“Diabetics need to take insulin before they eat to appropriately manage blood glucose levels. One of the problems with this approach is that it can be inconvenient for people to inject themselves midday,” Murray said. “Another problem is that diabetics usually need to take their injections before eating to reach peak level. That can be inconvenient, or hard to remember. One of the advantages of Exubera is that it is as fast as quick-acting insulin getting into a person’s system.”

The inhaled form of insulin now being tested at VUMC in late Phase III trials is close to gaining broad-market FDA approval. But one of the remaining questions is the effectiveness of this form of insulin in patient populations who suffer from respiratory complications.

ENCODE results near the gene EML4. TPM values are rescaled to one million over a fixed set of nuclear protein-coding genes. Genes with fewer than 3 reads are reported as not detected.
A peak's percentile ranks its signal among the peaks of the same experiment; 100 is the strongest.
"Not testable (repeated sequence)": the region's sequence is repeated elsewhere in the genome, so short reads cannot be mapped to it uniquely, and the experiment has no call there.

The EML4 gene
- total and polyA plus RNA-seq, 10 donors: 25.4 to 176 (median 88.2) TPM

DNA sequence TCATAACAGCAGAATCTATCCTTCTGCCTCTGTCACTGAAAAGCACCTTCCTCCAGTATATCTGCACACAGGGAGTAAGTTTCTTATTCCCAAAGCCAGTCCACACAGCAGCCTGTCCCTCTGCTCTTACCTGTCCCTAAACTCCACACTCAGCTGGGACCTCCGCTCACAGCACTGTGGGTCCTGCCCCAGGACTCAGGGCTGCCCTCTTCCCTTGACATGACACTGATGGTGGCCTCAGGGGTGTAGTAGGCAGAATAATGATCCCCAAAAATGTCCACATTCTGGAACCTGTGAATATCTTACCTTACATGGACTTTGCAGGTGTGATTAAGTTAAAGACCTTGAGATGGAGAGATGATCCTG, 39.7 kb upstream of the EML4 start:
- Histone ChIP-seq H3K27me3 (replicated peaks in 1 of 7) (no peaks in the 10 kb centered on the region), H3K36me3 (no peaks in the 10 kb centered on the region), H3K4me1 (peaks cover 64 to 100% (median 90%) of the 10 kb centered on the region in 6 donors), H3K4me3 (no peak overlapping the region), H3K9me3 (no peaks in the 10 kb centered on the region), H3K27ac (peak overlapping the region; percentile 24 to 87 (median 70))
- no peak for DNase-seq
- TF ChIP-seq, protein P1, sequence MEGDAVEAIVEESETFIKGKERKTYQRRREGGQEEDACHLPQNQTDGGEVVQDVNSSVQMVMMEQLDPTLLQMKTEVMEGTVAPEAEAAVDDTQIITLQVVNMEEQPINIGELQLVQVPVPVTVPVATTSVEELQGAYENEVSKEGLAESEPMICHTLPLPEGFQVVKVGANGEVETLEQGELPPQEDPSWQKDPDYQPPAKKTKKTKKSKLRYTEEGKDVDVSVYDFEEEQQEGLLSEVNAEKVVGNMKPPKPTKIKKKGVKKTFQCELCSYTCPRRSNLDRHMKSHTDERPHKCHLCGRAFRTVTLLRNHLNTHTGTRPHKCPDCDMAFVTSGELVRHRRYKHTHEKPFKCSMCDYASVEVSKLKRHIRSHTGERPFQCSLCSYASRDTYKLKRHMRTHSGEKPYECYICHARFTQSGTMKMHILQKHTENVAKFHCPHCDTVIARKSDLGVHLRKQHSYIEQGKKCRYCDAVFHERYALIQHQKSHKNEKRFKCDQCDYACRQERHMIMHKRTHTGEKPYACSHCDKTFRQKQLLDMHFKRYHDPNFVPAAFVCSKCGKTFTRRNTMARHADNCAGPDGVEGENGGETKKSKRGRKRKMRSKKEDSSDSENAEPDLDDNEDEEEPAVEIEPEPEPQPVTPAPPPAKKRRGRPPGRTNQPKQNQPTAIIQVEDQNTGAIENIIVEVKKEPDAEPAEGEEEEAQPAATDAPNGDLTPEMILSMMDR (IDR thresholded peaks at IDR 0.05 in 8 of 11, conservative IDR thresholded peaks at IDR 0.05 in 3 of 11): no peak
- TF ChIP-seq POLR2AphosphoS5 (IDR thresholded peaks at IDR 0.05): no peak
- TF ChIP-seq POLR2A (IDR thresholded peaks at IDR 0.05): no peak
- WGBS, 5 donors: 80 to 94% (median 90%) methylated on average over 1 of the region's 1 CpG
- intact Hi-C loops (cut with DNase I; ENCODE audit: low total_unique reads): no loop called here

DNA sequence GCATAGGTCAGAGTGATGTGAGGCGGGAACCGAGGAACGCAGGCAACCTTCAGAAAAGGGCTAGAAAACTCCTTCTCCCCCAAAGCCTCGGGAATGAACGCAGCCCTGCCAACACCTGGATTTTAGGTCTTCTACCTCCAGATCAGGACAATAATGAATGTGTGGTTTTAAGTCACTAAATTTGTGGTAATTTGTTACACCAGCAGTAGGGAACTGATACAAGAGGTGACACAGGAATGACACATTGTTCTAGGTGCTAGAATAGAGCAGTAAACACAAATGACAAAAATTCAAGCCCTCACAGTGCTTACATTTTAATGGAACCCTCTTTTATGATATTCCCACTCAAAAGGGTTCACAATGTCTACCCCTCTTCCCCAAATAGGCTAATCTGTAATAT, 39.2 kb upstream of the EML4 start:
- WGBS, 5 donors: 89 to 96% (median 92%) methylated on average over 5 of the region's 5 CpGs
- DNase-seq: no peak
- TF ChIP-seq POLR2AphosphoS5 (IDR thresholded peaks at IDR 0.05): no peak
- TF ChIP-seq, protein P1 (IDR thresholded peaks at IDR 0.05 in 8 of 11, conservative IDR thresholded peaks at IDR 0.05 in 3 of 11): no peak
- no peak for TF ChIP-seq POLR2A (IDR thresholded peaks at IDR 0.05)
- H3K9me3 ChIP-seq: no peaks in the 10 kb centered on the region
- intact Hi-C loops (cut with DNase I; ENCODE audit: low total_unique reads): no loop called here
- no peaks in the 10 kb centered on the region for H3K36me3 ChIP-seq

Murray’s two inhaled insulin studies, being conducted through the Asthma Sinus Allergy Prevention (ASAP) Research program, are seeking oral medication-dependent or insulin-dependent diabetic adults, ages 18-75, who suffer from either COPD (chronic obstructive pulmonary disease including chronic bronchitis and emphysema) or asthma.

Both of Murray’s studies will look at several variables — whether insulin control can be maintained over time, whether fluctuations in the patient’s pulmonary disease alters insulin control, and whether giving insulin through the lungs in this patient population might have an adverse effect on the lungs themselves.

“One of the questions is that if you’re giving insulin by inhalation, are you going to have variability in absorption from a normal person to someone with lung disease, and is that variability going to change with the state of the disease?” Murray said. VUMC’s other inhaled insulin study currently under way is being conducted through the division of Diabetes, Endocrinology and Metabolism by Dr. Stephen Davis and Dr. Deanna Aftab Guy, instructor of Pediatrics in the division of Pediatric Endocrinology.